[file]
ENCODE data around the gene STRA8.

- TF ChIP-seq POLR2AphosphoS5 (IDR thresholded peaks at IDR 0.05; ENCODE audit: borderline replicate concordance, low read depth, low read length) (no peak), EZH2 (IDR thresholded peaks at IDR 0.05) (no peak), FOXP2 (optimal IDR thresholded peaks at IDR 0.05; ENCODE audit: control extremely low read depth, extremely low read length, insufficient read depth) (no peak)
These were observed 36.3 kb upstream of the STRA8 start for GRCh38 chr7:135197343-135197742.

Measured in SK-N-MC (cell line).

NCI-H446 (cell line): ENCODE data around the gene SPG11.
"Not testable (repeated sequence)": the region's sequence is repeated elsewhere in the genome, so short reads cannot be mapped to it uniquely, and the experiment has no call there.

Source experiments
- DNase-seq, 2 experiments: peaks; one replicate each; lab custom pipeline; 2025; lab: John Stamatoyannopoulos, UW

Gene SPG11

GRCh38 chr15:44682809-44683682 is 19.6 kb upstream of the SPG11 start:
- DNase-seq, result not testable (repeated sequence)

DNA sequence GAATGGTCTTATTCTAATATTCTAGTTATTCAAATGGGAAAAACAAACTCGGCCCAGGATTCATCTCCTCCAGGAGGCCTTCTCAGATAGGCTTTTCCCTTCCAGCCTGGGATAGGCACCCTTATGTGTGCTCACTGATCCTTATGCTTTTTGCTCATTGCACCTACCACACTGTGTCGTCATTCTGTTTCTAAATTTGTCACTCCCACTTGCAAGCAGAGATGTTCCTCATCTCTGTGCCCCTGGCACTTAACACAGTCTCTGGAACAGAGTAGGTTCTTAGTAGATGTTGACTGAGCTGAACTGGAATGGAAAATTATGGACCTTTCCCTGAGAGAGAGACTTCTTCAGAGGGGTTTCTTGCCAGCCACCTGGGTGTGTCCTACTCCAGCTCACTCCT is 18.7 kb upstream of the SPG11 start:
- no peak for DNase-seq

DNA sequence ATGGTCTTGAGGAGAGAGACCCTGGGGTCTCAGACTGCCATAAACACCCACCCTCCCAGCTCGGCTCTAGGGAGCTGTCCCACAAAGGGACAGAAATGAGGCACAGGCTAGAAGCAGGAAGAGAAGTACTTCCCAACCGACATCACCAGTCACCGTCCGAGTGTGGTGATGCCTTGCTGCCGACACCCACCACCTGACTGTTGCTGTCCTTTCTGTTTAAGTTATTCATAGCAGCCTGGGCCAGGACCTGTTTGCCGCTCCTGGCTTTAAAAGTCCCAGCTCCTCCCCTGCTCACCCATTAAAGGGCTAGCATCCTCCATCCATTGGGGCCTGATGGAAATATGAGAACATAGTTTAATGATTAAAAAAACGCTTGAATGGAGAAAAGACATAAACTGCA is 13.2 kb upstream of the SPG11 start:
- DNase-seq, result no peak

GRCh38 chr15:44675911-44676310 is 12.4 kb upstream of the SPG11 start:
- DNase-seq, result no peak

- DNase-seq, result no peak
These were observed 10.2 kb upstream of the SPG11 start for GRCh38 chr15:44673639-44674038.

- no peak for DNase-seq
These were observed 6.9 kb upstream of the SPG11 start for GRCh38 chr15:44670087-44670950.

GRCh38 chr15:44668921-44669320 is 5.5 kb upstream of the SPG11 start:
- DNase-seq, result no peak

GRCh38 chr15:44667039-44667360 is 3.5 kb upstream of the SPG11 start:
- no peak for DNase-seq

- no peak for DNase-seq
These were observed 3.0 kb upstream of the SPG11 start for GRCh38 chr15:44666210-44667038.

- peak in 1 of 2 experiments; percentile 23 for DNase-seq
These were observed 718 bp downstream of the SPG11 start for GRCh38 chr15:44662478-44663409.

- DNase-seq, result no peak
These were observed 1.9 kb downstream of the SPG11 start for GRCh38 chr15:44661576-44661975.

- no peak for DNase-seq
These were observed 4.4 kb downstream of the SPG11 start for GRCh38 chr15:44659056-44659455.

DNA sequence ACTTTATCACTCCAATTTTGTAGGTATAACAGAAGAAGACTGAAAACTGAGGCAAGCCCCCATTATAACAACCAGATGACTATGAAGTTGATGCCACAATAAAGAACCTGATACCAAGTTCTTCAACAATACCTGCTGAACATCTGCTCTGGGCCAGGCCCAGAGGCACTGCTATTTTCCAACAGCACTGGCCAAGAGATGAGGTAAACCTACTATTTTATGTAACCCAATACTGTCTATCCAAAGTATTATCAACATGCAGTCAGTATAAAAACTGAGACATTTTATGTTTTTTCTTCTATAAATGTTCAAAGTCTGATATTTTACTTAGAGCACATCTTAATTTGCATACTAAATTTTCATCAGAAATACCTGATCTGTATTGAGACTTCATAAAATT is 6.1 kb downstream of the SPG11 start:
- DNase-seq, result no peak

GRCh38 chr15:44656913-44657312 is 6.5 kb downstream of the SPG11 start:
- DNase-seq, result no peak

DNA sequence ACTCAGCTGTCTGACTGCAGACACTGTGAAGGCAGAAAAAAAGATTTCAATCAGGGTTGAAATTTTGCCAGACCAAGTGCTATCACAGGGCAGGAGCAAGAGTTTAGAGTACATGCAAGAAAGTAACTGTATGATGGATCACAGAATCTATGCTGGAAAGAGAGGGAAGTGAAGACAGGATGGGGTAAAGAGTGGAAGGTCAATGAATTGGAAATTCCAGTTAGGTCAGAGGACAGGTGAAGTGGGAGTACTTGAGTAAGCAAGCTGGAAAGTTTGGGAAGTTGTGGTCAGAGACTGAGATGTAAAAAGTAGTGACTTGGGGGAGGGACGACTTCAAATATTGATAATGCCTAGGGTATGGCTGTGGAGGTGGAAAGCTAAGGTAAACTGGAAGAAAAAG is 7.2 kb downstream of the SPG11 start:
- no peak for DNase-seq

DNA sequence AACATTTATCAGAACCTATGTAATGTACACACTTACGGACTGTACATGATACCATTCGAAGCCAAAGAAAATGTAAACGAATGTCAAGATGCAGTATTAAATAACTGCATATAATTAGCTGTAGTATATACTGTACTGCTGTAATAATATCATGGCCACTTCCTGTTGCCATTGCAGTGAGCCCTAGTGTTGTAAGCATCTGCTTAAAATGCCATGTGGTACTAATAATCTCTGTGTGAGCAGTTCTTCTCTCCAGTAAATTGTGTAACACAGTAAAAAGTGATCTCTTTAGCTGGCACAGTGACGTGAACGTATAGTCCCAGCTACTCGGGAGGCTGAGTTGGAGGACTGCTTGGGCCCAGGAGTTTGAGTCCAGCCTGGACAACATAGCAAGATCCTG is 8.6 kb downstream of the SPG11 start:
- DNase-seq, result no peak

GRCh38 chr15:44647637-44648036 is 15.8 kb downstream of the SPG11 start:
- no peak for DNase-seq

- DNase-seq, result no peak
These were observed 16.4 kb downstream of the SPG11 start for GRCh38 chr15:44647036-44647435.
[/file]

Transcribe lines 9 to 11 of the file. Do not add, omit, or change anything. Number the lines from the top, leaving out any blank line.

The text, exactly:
Gene SPG11

GRCh38 chr15:44682809-44683682 is 19.6 kb upstream of the SPG11 start:
- DNase-seq, result not testable (repeated sequence)